• From a partnership to a C Corporation: Likewise, if the partnership decides to restructure as a C Corporation, the remaining partner/s must follow the compliance rules for incorporating in their home state. This entails searching and filing for a legal business name, filing to incorporate with the Secretary of State, and creating a board of directors, creating and filing bylaws and articles of incorporation. The new corporation must also obtain a Federal Tax ID number from the IRS.

Once the partnership votes to restructure and files for the new structure, all assets and liabilities should be transferred to the new structure. After the transfer occurs, the partners can begin the dissolution of a partnership and terminate the partnership agreement.

Difference Between Dissolution and Termination of a Partnership

In basic terms, the dissolution of a partnership refers to the steps involved in winding up the business, preparing for termination. Termination is the final result; the company has ceased all business activity and no longer exists.

How to dissolve a partnership? Generally, the steps include paying off or settling all the company’s debts, liabilities, and obligations. If all debts cannot be paid, the creditors must be notified of the dissolution so they can try and recoup some monies in court.

Once the partnership has started the dissolution process, the company can no longer conduct any business activity. A partner can dissolve a partnership if he or she withdraws from the partnership or if the partner dies.

If the partnership is registered to do business in other states, the partners must follow that state’s rules for dissolution and termination.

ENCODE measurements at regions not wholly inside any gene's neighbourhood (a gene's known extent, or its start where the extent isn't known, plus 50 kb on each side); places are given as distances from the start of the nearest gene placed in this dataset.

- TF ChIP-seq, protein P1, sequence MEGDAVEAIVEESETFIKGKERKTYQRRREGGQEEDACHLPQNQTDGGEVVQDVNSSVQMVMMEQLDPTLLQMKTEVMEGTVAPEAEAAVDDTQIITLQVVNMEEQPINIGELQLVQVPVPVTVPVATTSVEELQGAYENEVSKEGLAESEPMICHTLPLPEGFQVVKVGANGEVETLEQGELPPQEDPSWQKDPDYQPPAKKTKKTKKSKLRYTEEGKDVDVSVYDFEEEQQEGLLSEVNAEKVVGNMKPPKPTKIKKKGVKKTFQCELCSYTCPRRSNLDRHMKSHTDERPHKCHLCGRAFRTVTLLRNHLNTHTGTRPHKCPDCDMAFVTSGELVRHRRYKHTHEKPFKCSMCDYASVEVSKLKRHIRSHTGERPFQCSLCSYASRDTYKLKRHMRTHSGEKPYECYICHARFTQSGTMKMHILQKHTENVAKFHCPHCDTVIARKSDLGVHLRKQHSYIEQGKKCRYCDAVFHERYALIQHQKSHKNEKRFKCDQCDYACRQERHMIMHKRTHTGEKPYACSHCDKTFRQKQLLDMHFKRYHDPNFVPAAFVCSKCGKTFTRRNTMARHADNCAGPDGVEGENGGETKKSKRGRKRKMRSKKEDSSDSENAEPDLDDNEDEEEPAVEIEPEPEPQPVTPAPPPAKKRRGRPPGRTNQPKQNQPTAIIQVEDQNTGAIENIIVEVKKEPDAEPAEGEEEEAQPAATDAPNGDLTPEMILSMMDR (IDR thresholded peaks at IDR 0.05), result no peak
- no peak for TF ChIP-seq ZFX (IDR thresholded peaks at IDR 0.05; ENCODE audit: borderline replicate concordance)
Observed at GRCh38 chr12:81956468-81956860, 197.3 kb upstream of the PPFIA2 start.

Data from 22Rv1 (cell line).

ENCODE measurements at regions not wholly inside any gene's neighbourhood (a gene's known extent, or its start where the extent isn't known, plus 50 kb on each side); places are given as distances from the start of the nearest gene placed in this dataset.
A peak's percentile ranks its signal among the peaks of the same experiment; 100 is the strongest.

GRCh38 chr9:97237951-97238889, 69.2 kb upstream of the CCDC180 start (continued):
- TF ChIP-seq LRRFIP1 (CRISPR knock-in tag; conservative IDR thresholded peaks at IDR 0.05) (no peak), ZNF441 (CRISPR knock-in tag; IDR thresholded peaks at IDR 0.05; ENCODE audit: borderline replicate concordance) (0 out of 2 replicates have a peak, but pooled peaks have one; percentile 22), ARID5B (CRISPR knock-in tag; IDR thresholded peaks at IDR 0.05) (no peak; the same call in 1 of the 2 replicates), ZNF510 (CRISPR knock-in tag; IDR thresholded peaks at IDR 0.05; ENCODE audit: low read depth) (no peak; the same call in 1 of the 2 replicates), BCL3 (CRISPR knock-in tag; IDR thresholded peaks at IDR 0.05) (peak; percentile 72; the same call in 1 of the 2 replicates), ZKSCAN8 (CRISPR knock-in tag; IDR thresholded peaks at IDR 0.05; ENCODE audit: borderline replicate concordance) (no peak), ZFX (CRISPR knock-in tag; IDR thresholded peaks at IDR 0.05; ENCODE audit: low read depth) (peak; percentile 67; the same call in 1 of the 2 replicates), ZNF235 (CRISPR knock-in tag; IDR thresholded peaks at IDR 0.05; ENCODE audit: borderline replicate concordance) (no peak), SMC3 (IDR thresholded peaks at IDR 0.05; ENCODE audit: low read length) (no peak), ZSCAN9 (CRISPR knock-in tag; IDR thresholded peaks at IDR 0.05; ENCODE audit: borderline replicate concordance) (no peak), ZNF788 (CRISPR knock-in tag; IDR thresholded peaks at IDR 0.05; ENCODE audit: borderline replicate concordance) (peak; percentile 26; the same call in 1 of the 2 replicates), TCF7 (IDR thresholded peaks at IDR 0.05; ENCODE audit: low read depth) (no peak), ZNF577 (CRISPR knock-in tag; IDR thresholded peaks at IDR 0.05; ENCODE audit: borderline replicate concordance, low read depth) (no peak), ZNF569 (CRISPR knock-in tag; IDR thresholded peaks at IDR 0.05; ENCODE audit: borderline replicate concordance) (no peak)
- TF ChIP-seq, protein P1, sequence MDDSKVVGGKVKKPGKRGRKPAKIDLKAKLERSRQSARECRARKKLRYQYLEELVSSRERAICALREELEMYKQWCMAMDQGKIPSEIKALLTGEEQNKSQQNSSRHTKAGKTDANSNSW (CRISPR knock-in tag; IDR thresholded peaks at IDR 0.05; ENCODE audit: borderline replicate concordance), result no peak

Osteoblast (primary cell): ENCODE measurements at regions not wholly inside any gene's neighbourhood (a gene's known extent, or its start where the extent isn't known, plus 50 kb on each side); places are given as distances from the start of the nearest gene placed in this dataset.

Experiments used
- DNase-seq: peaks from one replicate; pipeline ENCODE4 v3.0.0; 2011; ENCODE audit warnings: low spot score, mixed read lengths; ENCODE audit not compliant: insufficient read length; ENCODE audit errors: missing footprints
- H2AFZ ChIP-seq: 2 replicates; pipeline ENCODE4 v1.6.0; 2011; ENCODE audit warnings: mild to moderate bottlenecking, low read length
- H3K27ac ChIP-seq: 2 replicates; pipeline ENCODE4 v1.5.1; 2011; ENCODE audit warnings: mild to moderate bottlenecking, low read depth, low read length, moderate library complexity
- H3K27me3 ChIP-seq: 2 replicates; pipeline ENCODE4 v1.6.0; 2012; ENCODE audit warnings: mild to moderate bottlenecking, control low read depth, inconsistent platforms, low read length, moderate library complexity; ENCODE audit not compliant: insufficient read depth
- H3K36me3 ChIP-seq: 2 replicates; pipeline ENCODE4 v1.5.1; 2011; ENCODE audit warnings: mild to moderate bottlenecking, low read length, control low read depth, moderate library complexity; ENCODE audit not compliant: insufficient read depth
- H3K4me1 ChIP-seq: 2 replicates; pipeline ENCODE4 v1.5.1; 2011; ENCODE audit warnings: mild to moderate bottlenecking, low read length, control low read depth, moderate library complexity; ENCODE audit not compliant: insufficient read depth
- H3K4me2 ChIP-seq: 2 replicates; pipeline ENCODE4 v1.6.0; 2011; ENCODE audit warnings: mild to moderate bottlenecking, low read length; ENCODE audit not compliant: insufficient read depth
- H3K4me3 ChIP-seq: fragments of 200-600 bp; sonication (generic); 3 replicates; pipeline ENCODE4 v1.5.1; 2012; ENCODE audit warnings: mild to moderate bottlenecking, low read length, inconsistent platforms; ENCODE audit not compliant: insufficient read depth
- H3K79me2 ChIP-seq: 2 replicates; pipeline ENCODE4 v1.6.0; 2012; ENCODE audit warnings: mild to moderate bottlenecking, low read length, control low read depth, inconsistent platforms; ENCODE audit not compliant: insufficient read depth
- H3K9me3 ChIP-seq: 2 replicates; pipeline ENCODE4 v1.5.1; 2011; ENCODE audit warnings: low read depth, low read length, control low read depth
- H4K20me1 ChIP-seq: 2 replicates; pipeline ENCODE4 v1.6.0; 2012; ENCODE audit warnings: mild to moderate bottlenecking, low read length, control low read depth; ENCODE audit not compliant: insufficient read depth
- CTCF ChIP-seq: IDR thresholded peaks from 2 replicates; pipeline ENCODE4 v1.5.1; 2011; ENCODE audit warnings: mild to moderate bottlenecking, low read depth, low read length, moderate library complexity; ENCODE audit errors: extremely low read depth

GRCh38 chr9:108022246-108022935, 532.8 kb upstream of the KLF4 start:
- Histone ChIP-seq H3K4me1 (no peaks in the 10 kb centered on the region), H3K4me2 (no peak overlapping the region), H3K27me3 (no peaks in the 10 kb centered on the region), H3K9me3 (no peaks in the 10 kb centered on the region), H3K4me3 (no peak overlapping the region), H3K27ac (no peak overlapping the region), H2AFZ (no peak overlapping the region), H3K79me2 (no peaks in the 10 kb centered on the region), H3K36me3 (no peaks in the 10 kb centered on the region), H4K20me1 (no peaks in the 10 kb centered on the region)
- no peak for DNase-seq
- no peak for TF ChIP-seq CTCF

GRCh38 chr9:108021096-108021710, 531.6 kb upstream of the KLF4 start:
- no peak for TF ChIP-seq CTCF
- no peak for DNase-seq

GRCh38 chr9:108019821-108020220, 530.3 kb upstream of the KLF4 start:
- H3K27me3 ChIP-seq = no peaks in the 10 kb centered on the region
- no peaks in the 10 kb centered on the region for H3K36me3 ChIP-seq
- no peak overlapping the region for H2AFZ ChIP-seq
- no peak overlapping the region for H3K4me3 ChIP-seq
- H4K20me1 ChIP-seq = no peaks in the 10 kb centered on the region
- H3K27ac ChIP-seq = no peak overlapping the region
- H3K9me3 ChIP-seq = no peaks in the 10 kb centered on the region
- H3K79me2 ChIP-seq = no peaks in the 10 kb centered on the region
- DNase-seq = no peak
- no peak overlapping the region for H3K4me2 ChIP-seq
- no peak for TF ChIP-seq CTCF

Tax Consequences

Any change in a business structure can result in tax consequences. Partnership termination tax consequences depend on what happens after the partnership ceases or restructures. Partnerships are considered non-tax-paying entities. The partnership itself does not pay income tax. The partners are not employees, and the partnership passes both profits and losses through to the partners.

When the partnership terminates, partners must pay taxes on any remaining profits and the liquidation of current and fixed assets. If the partners are not equal, per the agreement, then the distribution of remaining assets and losses will also not be equal. If the partnership restructures, then the assets and liabilities of the partnership can become part of the new entity, and the tax consequences depend on how the new company chooses to be taxed.

CorpNet Can Help

Because the path to partnership termination is fraught with many hurdles and challenges to overcome, we highly recommend you consult with an attorney and accountant so the process goes smoothly. Then, enlist the help of my team at CorpNet to assist with all your articles of dissolution and documentation needs.